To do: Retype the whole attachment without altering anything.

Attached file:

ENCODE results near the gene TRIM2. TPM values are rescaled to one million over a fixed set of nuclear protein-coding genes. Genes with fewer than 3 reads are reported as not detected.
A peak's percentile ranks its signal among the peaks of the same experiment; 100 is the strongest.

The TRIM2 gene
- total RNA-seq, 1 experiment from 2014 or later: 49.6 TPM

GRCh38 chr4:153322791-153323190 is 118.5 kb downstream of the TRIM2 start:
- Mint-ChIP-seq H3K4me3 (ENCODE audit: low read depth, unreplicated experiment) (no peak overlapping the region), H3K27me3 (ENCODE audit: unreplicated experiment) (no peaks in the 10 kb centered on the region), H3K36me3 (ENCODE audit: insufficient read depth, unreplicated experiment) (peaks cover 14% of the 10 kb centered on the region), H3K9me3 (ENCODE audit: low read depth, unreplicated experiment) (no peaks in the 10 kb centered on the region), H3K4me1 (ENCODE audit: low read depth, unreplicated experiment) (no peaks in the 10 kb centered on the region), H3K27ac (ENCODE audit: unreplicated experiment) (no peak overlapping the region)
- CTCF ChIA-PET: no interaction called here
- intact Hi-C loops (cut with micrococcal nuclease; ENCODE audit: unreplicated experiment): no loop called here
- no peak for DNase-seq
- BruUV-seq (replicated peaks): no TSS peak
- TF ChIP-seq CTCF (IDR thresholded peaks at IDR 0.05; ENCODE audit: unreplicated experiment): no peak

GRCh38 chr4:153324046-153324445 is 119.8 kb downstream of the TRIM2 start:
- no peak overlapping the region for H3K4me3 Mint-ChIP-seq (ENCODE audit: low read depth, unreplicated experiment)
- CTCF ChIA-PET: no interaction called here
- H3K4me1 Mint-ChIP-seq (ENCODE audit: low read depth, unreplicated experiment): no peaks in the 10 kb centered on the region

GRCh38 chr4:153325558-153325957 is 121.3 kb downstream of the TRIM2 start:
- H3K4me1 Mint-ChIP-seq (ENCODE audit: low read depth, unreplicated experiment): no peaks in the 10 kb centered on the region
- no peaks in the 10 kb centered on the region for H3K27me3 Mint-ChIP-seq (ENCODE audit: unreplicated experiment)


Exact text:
ENCODE results near the gene TRIM2. TPM values are rescaled to one million over a fixed set of nuclear protein-coding genes. Genes with fewer than 3 reads are reported as not detected.
A peak's percentile ranks its signal among the peaks of the same experiment; 100 is the strongest.

The TRIM2 gene
- total RNA-seq, 1 experiment from 2014 or later: 49.6 TPM

GRCh38 chr4:153322791-153323190 is 118.5 kb downstream of the TRIM2 start:
- Mint-ChIP-seq H3K4me3 (ENCODE audit: low read depth, unreplicated experiment) (no peak overlapping the region), H3K27me3 (ENCODE audit: unreplicated experiment) (no peaks in the 10 kb centered on the region), H3K36me3 (ENCODE audit: insufficient read depth, unreplicated experiment) (peaks cover 14% of the 10 kb centered on the region), H3K9me3 (ENCODE audit: low read depth, unreplicated experiment) (no peaks in the 10 kb centered on the region), H3K4me1 (ENCODE audit: low read depth, unreplicated experiment) (no peaks in the 10 kb centered on the region), H3K27ac (ENCODE audit: unreplicated experiment) (no peak overlapping the region)
- CTCF ChIA-PET: no interaction called here
- intact Hi-C loops (cut with micrococcal nuclease; ENCODE audit: unreplicated experiment): no loop called here
- no peak for DNase-seq
- BruUV-seq (replicated peaks): no TSS peak
- TF ChIP-seq CTCF (IDR thresholded peaks at IDR 0.05; ENCODE audit: unreplicated experiment): no peak

GRCh38 chr4:153324046-153324445 is 119.8 kb downstream of the TRIM2 start:
- no peak overlapping the region for H3K4me3 Mint-ChIP-seq (ENCODE audit: low read depth, unreplicated experiment)
- CTCF ChIA-PET: no interaction called here
- H3K4me1 Mint-ChIP-seq (ENCODE audit: low read depth, unreplicated experiment): no peaks in the 10 kb centered on the region

GRCh38 chr4:153325558-153325957 is 121.3 kb downstream of the TRIM2 start:
- H3K4me1 Mint-ChIP-seq (ENCODE audit: low read depth, unreplicated experiment): no peaks in the 10 kb centered on the region
- no peaks in the 10 kb centered on the region for H3K27me3 Mint-ChIP-seq (ENCODE audit: unreplicated experiment)